Dyspnea on exertion in obese women: Association with an increased oxygen cost of breathing

Institute for Exercise and Environmental Medicine, 7232 Greenville Avenue, Dallas, TX 75231, USA.
American Journal of Respiratory and Critical Care Medicine (Impact Factor: 11.99). 07/2008; 178(2):116-23. DOI: 10.1164/rccm.200706-875OC
Source: PubMed

ABSTRACT Although exertional dyspnea in obesity is an important and prolific clinical concern, the underlying mechanism remains unclear.
To investigate whether dyspnea on exertion in otherwise healthy obese women was associated with an increase in the oxygen cost of breathing or cardiovascular deconditioning.
Obese women with and without dyspnea on exertion participated in two independent experiments (n = 16 and n = 14). All participants underwent pulmonary function testing, hydrostatic weighing, ratings of perceived breathlessness during cycling at 60 W, and determination of the oxygen cost of breathing during eucapnic voluntary hyperpnea at 40 and 60 L/min. Cardiovascular exercise capacity, fat distribution, and respiratory mechanics were determined in 14 women in experiment 2. Data were analyzed between groups by independent t test, and the relationship between the variables was determined by regression analysis.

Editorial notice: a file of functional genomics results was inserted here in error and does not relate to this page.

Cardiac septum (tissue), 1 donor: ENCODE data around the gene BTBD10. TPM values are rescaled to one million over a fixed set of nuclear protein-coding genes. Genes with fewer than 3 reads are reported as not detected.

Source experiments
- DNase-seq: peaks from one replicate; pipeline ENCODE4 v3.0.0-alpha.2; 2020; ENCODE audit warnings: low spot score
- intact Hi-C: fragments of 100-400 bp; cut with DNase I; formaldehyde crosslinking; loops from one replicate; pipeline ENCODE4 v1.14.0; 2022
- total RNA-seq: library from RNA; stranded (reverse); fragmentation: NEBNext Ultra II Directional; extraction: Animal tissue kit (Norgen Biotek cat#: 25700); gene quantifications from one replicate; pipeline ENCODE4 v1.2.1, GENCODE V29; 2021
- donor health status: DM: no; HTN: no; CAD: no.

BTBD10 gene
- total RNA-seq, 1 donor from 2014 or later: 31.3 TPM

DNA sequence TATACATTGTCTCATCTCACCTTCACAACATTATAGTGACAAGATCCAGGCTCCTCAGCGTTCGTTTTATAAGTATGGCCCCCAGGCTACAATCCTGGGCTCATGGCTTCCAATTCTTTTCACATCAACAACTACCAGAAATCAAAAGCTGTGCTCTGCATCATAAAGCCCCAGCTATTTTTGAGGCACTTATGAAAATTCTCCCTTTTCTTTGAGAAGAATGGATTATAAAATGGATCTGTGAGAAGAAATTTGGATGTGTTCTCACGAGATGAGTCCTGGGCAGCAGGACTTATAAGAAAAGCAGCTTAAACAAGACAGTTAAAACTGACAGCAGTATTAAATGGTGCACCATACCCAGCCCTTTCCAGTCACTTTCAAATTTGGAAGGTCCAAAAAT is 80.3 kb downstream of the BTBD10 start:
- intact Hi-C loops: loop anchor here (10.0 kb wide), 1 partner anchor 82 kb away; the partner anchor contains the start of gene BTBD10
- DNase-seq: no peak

In both experiments, breathlessness during 60 W cycling was markedly increased in over 37% of the obese women (P < 0.01). Age, height, weight, lung function, and %body fat were not different between the groups in either experiment. In contrast, the oxygen cost of breathing was significantly (P < 0.01) and markedly (38-70%) greater in the obese women with dyspnea on exertion. The oxygen cost of breathing was significantly (P < 0.001) correlated with the rating of perceived breathlessness obtained during the 60 W exercise in experiment 1 (r(2) = 0.57) and experiment 2 (r(2) = 0.72). Peak cardiovascular exercise capacity, fat distribution, and respiratory mechanics were not different between groups in experiment 2.
Dyspnea on exertion is prevalent in otherwise healthy obese women, which seems to be strongly associated with an increased oxygen cost of breathing. Exercise capacity is not reduced in obese women with dyspnea on exertion.

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